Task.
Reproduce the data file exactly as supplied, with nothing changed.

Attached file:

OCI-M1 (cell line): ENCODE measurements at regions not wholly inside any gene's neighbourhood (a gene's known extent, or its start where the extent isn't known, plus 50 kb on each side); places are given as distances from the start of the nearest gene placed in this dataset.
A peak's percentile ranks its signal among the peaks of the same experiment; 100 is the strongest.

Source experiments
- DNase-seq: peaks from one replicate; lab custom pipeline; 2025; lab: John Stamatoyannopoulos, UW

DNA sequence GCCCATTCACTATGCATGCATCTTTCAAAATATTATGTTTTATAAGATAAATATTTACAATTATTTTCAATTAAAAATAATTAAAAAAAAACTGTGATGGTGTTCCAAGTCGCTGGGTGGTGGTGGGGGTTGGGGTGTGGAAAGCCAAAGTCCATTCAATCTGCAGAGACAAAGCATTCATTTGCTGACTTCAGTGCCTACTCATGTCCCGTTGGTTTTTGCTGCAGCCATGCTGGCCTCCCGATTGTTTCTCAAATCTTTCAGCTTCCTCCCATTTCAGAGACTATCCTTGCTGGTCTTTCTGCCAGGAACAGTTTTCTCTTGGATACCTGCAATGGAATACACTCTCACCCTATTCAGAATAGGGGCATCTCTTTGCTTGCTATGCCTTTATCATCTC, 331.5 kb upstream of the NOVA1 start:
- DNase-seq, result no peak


OCI-M1 (cell line): ENCODE measurements at regions not wholly inside any gene's neighbourhood (a gene's known extent, or its start where the extent isn't known, plus 50 kb on each side); places are given as distances from the start of the nearest gene placed in this dataset.
A peak's percentile ranks its signal among the peaks of the same experiment; 100 is the strongest.

Source experiments
- DNase-seq: peaks from one replicate; lab custom pipeline; 2025; lab: John Stamatoyannopoulos, UW

DNA sequence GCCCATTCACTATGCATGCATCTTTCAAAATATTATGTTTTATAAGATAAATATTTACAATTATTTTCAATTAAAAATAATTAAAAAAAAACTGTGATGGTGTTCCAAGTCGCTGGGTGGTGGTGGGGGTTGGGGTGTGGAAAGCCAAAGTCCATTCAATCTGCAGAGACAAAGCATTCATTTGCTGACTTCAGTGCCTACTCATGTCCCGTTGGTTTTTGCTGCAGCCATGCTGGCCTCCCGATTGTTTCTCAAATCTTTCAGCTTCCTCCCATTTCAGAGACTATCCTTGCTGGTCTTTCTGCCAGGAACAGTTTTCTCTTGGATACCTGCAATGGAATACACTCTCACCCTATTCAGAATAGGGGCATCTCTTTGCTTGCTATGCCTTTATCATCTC, 331.5 kb upstream of the NOVA1 start:
- DNase-seq, result no peak